Make us your home page
Instagram

Today’s top headlines delivered to you daily.

(View our Privacy Policy)

Hernando commissioners uphold 50 percent cut in bus service

BROOKSVILLE — Despite pleas from some residents, the Hernando County Commission went ahead Tuesday with its plan to cut by half the service offered by THE Bus, the county's fixed-route transit system.

For riders, that means a two-hour wait between buses instead of the current one-hour wait.

Officials said the changes would cut costs by $420,000, about $142,000 of which is borne by Hernando County.

Commissioners proposed the service cuts in April and set a mandatory 30-day comment period for the public to weigh in. Dennis Dix, the county's metropolitan planning coordinator, said that of the 41 responses his office received, 82 percent favored keeping THE Bus service as is. The remaining 18 percent favored reducing or eliminating the service.

Dix said the current route schedule will continue until Sept. 30.

"It's a real paradox," Commission Chairman David Russell told the audience at Tuesday's board meeting.

Resident Rosemary Sonnenberg argued that THE Bus is important to the county because it serves primarily low-income workers and elderly and disabled residents.

"These buses are essential to our future," Sonnenberg said. "If anything, it needs to be expanded."

Bobbi Mills, a longtime opponent of THE Bus and a former county commissioner, said the service doesn't make much sense because it serves only a portion of Hernando residents. "It's not the majority of the people," she said.

THE Bus began service in 2002. Federal grants of $730,000 covered the entire capital cost of the project. The county contributes $511,000 annually toward the operating costs.

Over the years, however, the transit system has become something of a political football.

In April, commissioners voted to spend $45,000 to refurbish the original bus fleet rather than seek federal stimulus dollars for new buses. The reason: It would have tied the county to providing bus service for the next 10 years.

In other commission action:

• The board gave a $93,000 jobs creation grant to Chasco Machine & Manufacturing Inc. to move its precision robotic manufacturing operation to a 30,000-square-foot plant at the county airport industrial park. The business will eventually employ 31 people to make spare parts for commercial aircraft.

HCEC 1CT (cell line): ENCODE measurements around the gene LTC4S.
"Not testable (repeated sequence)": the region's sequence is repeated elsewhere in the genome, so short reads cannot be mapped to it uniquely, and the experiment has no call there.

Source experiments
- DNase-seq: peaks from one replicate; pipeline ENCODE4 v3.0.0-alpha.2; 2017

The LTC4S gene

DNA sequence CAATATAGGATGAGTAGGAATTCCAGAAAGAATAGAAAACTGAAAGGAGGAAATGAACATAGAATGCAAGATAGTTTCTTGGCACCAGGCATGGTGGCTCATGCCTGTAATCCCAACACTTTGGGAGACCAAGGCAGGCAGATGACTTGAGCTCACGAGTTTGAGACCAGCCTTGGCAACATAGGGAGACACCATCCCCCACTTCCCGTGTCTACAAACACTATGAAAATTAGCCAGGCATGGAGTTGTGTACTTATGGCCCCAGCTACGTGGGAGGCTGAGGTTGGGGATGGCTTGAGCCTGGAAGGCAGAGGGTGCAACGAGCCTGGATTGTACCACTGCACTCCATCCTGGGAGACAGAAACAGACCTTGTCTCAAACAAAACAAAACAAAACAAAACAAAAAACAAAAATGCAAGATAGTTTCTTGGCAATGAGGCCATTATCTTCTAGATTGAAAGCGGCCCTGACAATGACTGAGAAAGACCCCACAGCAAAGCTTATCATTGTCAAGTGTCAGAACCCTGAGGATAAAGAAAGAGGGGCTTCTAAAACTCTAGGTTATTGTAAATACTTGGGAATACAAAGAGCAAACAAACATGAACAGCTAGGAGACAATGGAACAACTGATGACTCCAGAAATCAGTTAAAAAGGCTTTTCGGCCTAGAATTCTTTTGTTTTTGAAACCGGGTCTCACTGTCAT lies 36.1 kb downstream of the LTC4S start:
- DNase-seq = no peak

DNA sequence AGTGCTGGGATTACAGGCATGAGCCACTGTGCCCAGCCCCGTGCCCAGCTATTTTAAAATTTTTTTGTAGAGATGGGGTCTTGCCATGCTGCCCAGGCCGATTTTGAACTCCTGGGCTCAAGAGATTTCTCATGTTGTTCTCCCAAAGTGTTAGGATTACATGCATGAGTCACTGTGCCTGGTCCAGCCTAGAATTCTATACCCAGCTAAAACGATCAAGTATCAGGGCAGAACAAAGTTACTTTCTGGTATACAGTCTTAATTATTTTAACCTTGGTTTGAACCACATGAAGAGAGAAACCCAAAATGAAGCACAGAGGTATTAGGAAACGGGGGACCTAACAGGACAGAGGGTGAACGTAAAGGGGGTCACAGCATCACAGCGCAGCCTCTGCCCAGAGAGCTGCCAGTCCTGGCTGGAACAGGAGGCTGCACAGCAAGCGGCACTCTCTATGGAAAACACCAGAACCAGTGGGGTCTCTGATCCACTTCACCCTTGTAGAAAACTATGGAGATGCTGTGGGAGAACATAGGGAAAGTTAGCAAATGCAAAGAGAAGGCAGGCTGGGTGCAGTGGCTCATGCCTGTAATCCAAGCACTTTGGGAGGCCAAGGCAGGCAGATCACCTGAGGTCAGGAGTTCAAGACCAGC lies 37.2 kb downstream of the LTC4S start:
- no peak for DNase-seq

• The board approved the appointment of Dr. Stacy Strickland as county extension services director, replacing retiring director Donna Peacock. Strickland has served as the agency's small farms specialist since 2004.

Logan Neill can be reached at lneill@sptimes.com or (352) 848-1435.

Hernando commissioners uphold 50 percent cut in bus service 06/23/09 [Last modified: Tuesday, June 23, 2009 7:37pm]
Photo reprints | Article reprints

© 2017 Tampa Bay Times

    

Join the discussion: Click to view comments, add yours

Loading...
  1. What you need to know for Thursday, June 29

    News

    Catching you up on overnight happenings, and what you need to know today.

    See that thing in the water? No? That's the point. It's that time of the year when stingrays are often lurking in the sand, often not visibly. Remember to do the stingray shuffle if you're out at the beach this weekend. [JIM DAMASKE | Times]
  2. Pinellas beaches seeing fewer injuries from stingrays, but the summer is still young

    Environment

    FORT DE SOTO — Rebecca Glidden leaned back in her lifeguard chair, watching behind sunglasses as families splashed in the water at Fort De Soto's North Beach.

    A Clearwater water safety supervisor demonstrates the stingray shuffle. Pinellas beaches are reporting relatively few injuries from stingrays so far this year, but they anticipate more as the summer wears on. Officials are reminding beachgoers to do the shuffle when they enter the water and keep an eye out for purple flags flying from the lifeguard towers, which indicate stingray activity. [JIM DAMASKE   |   Times]
  3. Weeki Wachee River advocates agree to work to resolve issues

    Local Government

    WEEKI WACHEE — Degradation of the Weeki Wachee River is a complex mix of circumstances, with a variety of jurisdictions holding the authority to fix the problems. That has made finding solutions over the years more about frustration than success.

    A boat and kayak drift into one another as they share the narrow passage near Rogers Park on the Weeki Wachee River in March. Advocates fear too many vessels are damaging the river.
  4. Despite change in Cuba policy, cruise ships sail on

    Tourism

    TAMPA -- It's smooth sailing for cruises from Tampa to Havana, with the first of Carnival Cruise Line's 12 such excursions launching today, two months after Royal Caribbean's initial voyage from Port Tampa Bay to the island.

    The Empress of the Seas cruise ship docks at the Port Tampa Bay Cruise Terminal 3 in Tampa. President Donald 

Trump's new Cuba policy may not hurt cruises to Havana at all. In fact, it may help these cruises. CHARLIE KAIJO   |   Times
  5. Lien forgiveness program aimed at blighted properties in Zephyrhills

    Local Government

    ZEPHYRHILLS — The city will begin offering a new residential lien forgiveness program in an effort to encourage improvements to properties and home ownership.

    City Manager Steve Spina said it is geared to foreclosures and properties for sale.